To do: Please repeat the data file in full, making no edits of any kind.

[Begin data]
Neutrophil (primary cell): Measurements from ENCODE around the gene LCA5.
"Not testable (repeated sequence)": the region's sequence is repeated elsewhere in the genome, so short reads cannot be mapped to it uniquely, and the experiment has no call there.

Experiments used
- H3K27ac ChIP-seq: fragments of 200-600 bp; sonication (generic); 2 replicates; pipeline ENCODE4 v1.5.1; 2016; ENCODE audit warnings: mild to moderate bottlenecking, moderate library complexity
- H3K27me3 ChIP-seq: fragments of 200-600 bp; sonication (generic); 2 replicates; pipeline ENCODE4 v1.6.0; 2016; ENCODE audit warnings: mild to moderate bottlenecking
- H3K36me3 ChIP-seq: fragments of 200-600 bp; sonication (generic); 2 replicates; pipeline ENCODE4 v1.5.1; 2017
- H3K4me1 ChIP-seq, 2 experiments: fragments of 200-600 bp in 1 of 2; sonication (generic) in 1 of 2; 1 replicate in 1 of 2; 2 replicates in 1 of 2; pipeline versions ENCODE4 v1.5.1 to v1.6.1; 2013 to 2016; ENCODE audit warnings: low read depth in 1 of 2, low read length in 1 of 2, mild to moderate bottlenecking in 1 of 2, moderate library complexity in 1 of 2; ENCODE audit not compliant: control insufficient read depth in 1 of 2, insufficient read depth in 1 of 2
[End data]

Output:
Neutrophil (primary cell): Measurements from ENCODE around the gene LCA5.
"Not testable (repeated sequence)": the region's sequence is repeated elsewhere in the genome, so short reads cannot be mapped to it uniquely, and the experiment has no call there.

Experiments used
- H3K27ac ChIP-seq: fragments of 200-600 bp; sonication (generic); 2 replicates; pipeline ENCODE4 v1.5.1; 2016; ENCODE audit warnings: mild to moderate bottlenecking, moderate library complexity
- H3K27me3 ChIP-seq: fragments of 200-600 bp; sonication (generic); 2 replicates; pipeline ENCODE4 v1.6.0; 2016; ENCODE audit warnings: mild to moderate bottlenecking
- H3K36me3 ChIP-seq: fragments of 200-600 bp; sonication (generic); 2 replicates; pipeline ENCODE4 v1.5.1; 2017
- H3K4me1 ChIP-seq, 2 experiments: fragments of 200-600 bp in 1 of 2; sonication (generic) in 1 of 2; 1 replicate in 1 of 2; 2 replicates in 1 of 2; pipeline versions ENCODE4 v1.5.1 to v1.6.1; 2013 to 2016; ENCODE audit warnings: low read depth in 1 of 2, low read length in 1 of 2, mild to moderate bottlenecking in 1 of 2, moderate library complexity in 1 of 2; ENCODE audit not compliant: control insufficient read depth in 1 of 2, insufficient read depth in 1 of 2